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Kenya - Health AND Travel Advice
- Hepatitis A
- Typhoid Fever
- Meningococcal meningitis
Yellow Fever Yellow Fever Certificate is required for entry into Kenya if travelling from a Yellow Fever infected area. This includes passengers transiting through an infected area.
Malaria Malaria is endemic all year round throughout Kenya and is chloroquine resistant, hence adequate prophylaxis is vitally important.
Your passport needs to be valid for at least 6 months at the time of travel and Kenya is now strictly enforcing a 'blank page, condition of entry' policy. Hence you are advised to have at least 2 blank pages in your passport on arrival in Kenya. Failure to meet this requirement could result in your entry being refused.
Visas are required for most EU member states. Visas for UK citizens can be obtained from the Kenyan High Commission in London or on arrival at Jomo Kenyatta Airport. If purchasing your visa at the airport, be prepared for a possible delay and make sure that you have U$50 in cash available to make payment as no other currencies are accepted.
The Kenya government will continue charging $25 for a single entry Visa, for all visitors until 1st July 2011. The waiver on visa fees for children under the age of 16 years will remain in force for the same period. Regular visitors to Kenya should consider obtaining a multiple visa valid for one year currently only £30.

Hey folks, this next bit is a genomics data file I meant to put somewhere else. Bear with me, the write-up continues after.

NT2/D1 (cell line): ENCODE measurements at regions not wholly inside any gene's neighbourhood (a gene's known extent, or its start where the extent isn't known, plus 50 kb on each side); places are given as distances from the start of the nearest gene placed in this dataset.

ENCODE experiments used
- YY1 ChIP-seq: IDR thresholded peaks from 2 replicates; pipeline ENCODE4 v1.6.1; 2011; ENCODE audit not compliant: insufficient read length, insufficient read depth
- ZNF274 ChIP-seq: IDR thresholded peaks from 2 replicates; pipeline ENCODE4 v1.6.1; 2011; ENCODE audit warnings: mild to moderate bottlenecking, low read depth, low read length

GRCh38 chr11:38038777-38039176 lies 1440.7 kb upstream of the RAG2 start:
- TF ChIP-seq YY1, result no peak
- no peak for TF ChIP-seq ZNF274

Tap water in Kenya is not recommended for the use of drinking water. Always use bottled mineral water, which is widely available, for drinking and brushing teeth.
The local currency is the Kenyan Shilling (KES) which is divided into 100 cents, however mainly notes are in circulation. The exchange rate is approximately US$1= 80 KES, £1= 115 KES and €1= 100 KES.
Credit Cards are not always accepted in Kenya. Only a few ATMs are available for cash withdrawals, in the major cities (accepting Visa and Master card). VISA and MasterCard are normally accepted in the better hotels, lodges, restaurants and tourist shops in Kenya, however be aware that they may charge very high commission rates (up to 10%). Note that reliance, especially away from major centres, should not be placed on credit card transactions being available at all places.
Internet and email facilities are now widely available in most towns and cities in Kenya although connection speeds can be very slow. Kenya uses 230V electricity but encounters frequent power cuts. Plugs and sockets vary, but are usually the British three-square-pin or European two-round-pin types.
The Kenyan time zone is GMT+3, meaning that during the summer time period in Europe, Kenya is 2 hours ahead of the UK and 1 hour ahead of most other Western European countries.
For more general health & travel advice, packing tips and travel insurance, please check our Travel Planning section.